OSCAR, a Tech Preview (Part I)

A tiny example, which makes use of the cornerstone systems polymake and GAP.

The Setup

The configuration can be cloned via copying the Project.toml file and using instantiate in the REPL mode.

In [1]:
versioninfo()

using Pkg
Pkg.status()
Julia Version 1.5.3
Commit 788b2c77c1 (2020-11-09 13:37 UTC)
Platform Info:
  OS: Linux (x86_64-pc-linux-gnu)
  CPU: Intel(R) Core(TM) i7-7600U CPU @ 2.80GHz
  WORD_SIZE: 64
  LIBM: libopenlibm
  LLVM: libLLVM-9.0.1 (ORCJIT, skylake)
Status `/data/polymake/oscar-system/oscar-notebooks/MPI-demo-200124/Project.toml`
  [7073ff75] IJulia v1.23.1
  [f1435218] Oscar v0.5.1 `https://github.com/oscar-system/Oscar.jl#d0908f5`
 [9b87118b] PackageCompiler v1.2.5
  [8f399da3] Libdl
Info packages marked with  not downloaded, use `instantiate` to download

polymake's Functions Are Available

In [2]:
using Oscar
const pm=Polymake;
 -----    -----    -----      -      -----   
|     |  |     |  |     |    | |    |     |  
|     |  |        |         |   |   |     |  
|     |   -----   |        |     |  |-----   
|     |        |  |        |-----|  |   |    
|     |  |     |  |     |  |     |  |    |   
 -----    -----    -----   -     -  -     -  

...combining (and extending) ANTIC, GAP, Polymake and Singular
Version 0.5.1 ... 
 ... which comes with absolutely no warranty whatsoever
Type: '?Oscar' for more information
(c) 2019-2021 by The Oscar Development Team

In the context of Hilbert's 16th Problem Itenberg and Viro constructed a counter-example to a conjecture of Ragsdale, via patchworking. This is just to show that (almost) all of polymake's functionality is available through Julia.

In [3]:
R = pm.tropical.ragsdale_counterexample();

Interactive visualization is possible, also within a Jupyter notebook. Yet, for static web versions svg output is nicer.

In [4]:
pm.display_svg(R)
unnamed

The actual example starts here. We construct a regular $4$-cube, with $\pm1$-coordinates, but the precise coordinates will not matter here.

In [5]:
C = pm.polytope.cube(4);

We can get the combinatorial automorphism group directly.

In [6]:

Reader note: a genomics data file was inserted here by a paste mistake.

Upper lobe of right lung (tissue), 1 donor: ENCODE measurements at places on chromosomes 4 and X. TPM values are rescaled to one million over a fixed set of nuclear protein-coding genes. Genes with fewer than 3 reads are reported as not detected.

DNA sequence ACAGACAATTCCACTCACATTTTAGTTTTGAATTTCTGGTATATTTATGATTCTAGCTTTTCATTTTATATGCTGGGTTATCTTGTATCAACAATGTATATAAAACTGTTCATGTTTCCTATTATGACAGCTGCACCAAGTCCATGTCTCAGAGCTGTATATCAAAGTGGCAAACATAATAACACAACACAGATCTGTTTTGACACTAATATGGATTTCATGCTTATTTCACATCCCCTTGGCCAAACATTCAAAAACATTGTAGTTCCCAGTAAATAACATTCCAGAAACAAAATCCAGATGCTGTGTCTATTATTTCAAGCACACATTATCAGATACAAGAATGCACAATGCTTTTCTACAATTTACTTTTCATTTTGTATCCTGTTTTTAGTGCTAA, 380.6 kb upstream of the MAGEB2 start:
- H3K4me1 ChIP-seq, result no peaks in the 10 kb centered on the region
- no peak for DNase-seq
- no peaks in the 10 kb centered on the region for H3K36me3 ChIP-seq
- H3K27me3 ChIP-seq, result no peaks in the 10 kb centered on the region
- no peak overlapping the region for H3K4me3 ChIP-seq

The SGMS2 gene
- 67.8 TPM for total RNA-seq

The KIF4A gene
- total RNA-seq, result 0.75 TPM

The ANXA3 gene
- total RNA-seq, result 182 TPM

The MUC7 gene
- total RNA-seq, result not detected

G_polymake = pm.group.automorphism_group(C.VERTICES_IN_FACETS);

From the type information output (which is suppressed by ";" following the command) we see that the group is given as a permutation group. What is not obvious, but true: this is the natural action on the eight facets.

In [7]:
gens = G_polymake.PERMUTATION_ACTION.GENERATORS
Out[7]:
pm::Array<pm::Array<long>>
0 1 2 3 6 7 4 5
0 1 4 5 2 3 6 7
2 3 0 1 4 5 6 7
1 0 2 3 4 5 6 7

Note that polymake is $0$-based, while Julia is $1$-based.

In [8]:
gens[2]
Out[8]:
pm::Array<long>
0 1 4 5 2 3 6 7

Generic Julia functions can convert between $0$- and $1$-based containers. Future Polymake.jl versions will have this built-in.

In [9]:
to_one_based_indexing(n::Number) = n + one(n)
to_zero_based_indexing(n::Number) = (n > zero(n) ? n - one(n) : throw(ArgumentError("Can't use negative index")))

for f in [:to_one_based_indexing, :to_zero_based_indexing]
    @eval begin
        $f(itr) = $f.(itr)
        $f(s::S) where S<:AbstractSet = S($f.(s))
    end
end

Applying this to the generators of the group computed by polymake yields a standard Julia datatype.

In [10]:
to_one_based_indexing(gens)
Out[10]:
[[$1$, $2$, $3$, $4$, $7$, $8$, $5$, $6$], [$1$, $2$, $5$, $6$, $3$, $4$, $7$, $8$], [$3$, $4$, $1$, $2$, $5$, $6$, $7$, $8$], [$2$, $1$, $3$, $4$, $5$, $6$, $7$, $8$]]

Use GAP For Groups

The software of choice to deal with groups is GAP. Here is a micro-demo, which constructs a symmetric group of degree four from a 4-cycle and a transposition.

In [11]:
S4 = GAP.Globals.Group(GAP.@gap [(1,2,3,4), (1,2)])
@show S4
GAP.Globals.Order(S4)
S4 = GAP: Group([ (1,2,3,4), (1,2) ])
Out[11]:
$24$

A typical OSCAR-function will provide natural ways of communication between the cornerstone systems. The function is fairly short, the bulk of the code are some straightforward conversions.

In [12]:
function combinatorial_automorphism_group(P)
    G = pm.group.automorphism_group(P.VERTICES_IN_FACETS)
    gens_polymake = G.PERMUTATION_ACTION.GENERATORS # acting on the facets
    gens_julia = Vector{Int64}.(pm.to_one_based_indexing(gens_polymake))
    gens_gap = GAP.Globals.PermList.(GAP.julia_to_gap.(gens_julia))
    return GAP.Globals.Group(gens_gap...)
end
Out[12]:
combinatorial_automorphism_group (generic function with 1 method)

Recognizing the isomorphism type of the (combinatorial) automorphism group of a polytope is available neither in GAP nor polymake alone.

In [13]:
G = combinatorial_automorphism_group(C)
GAP.Globals.StructureDescription(G)
Out[13]:
GAP: "((((C2 x C2 x C2) : (C2 x C2)) : C3) : C2) : C2"

Some functions are implemented independently in both systems. This can be employed for cross-certification.

In [14]:
@show G_polymake.ORDER
@show GAP.Globals.Order(G)
G_polymake.ORDER = 384
GAP.Globals.Order(G) = 384
Out[14]:
$384$